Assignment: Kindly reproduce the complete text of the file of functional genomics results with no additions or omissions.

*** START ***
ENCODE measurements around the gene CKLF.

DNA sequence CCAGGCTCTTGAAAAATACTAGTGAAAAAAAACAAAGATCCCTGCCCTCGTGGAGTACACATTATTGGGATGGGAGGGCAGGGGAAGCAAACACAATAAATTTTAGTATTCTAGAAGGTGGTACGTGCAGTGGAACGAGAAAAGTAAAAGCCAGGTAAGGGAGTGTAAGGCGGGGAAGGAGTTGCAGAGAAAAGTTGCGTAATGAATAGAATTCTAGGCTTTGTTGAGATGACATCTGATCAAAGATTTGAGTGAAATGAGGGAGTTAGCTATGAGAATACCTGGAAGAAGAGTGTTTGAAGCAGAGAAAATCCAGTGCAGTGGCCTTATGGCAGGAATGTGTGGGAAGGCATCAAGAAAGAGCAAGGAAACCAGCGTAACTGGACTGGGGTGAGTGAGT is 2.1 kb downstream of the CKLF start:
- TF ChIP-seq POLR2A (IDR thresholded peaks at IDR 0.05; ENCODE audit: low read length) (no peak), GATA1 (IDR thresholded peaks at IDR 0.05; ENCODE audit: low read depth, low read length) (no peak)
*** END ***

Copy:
ENCODE measurements around the gene CKLF.

DNA sequence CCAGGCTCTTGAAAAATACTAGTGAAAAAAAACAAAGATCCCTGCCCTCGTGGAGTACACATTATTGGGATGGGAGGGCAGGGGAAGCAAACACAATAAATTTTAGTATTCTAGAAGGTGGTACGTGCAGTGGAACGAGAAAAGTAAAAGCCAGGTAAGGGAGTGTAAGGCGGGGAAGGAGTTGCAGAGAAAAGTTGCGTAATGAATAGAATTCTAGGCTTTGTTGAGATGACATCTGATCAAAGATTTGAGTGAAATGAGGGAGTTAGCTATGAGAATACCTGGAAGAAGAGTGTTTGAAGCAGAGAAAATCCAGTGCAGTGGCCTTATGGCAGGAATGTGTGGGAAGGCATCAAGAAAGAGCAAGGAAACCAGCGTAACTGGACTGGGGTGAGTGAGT is 2.1 kb downstream of the CKLF start:
- TF ChIP-seq POLR2A (IDR thresholded peaks at IDR 0.05; ENCODE audit: low read length) (no peak), GATA1 (IDR thresholded peaks at IDR 0.05; ENCODE audit: low read depth, low read length) (no peak)